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2002 Photo © UNICEF



IV. The magic of leadership

The global record on meeting the 1990 World Summit goals for children and development is mixed, with children suffering when governments have failed to protect their rights.

© UNICEF/01-0237/Hossain

Former Prime Minister Sheikh Hasina (centre) stands amid children and others preparing to release doves in front of the national Parliament building at the launch of the 'Say Yes for Children' campaign in Bangladesh in April 2001.

But, when leaders have made children the centre of their policies and practices, the results have been almost magical.

In 1961, for example, when Julius Nyerere became the first Prime Minister of the United Republic of Tanzania, the country had an adult illiteracy rate of 85 per cent, only two trained engineers and 12 doctors. When he retired as President in 1985, Tanzania had a 91 per cent literacy rate, thousands of engineers, doctors and teachers, and nearly every child was in school.

Costa Rica has long invested in children. In 1948, President José Figueres abolished the army. With one stroke of the pen, military expenditures became the Education Ministry budget. This commitment to human needs has continued under all administrations since, whether politically right, left or centre. Costa Rica now has one of the best social indicators of the region.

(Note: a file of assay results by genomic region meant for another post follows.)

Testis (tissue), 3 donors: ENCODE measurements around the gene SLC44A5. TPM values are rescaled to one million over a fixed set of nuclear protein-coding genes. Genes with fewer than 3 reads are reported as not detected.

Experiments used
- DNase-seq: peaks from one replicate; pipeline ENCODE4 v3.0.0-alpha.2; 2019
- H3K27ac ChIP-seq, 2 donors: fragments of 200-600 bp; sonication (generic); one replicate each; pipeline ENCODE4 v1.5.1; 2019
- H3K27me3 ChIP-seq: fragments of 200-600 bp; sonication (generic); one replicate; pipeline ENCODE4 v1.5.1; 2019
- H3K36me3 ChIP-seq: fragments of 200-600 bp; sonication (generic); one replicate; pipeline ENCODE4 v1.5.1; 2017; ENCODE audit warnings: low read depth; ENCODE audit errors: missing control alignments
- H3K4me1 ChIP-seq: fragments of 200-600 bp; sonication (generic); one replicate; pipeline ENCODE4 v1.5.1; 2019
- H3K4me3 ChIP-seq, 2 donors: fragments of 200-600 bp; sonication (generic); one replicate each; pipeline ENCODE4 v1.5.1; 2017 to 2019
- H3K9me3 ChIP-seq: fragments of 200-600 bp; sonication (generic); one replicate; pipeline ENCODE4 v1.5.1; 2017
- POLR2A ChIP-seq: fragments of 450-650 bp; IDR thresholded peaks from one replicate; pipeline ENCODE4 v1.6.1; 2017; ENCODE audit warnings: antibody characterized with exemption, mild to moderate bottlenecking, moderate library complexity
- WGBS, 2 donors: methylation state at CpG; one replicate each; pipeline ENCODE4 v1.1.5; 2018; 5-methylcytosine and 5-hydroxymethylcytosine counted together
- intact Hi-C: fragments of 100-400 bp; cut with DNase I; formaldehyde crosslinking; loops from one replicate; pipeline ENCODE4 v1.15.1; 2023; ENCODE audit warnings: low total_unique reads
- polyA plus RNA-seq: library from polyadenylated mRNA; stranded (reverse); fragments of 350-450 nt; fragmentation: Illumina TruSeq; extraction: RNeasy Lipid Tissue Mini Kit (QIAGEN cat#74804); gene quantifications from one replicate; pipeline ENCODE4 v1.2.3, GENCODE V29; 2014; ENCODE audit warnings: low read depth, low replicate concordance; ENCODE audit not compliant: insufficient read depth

Corporate leadership has also made a difference. In Cambodia, for instance, Mr. Bun Barang, one of the largest salt producers in the country, has agreed to iodize 60 per cent of his production in 2001 and 100 per cent in 2002. This act will save millions of children from disabilities.

In Latin America and the Caribbean, 23 leading intellectuals, including Chilean novelist Isabel Allende and Uruguayan writer Eduardo Galeano, challenged governments and citizens throughout the region to come together to form a 'Social Pact' for its 192 million children and adolescents.

The former South African President, Nelson Mandela, the epitome of leadership, and Graça Machel, former Minister of Education in Mozambique and advocate for children affected by armed conflict, have called for a global leadership initiative on behalf of children. "The future for our children lies in leadership," they have written, "and the choices leaders make."


For additional information on topics mentioned in the text, click on the links below:
Latin American Manifesto in support for a Social Pact for Children
H.E. Nelson Mandela
Ms. Graça Machel

Previous: The Global Movement for Children: 'Say Yes for Children'

Next: Acts of leadership



'In brief'

Leadership from 1990- 2000
The United Nations Special Session on Children
The Global Movement for Children: 'Say Yes for Children'
The magic of leadership
Acts of leadership
Leadership challenges
Good for children, good for the world
It takes a leader to listen
The costs of children's silence
Every nation has a role to play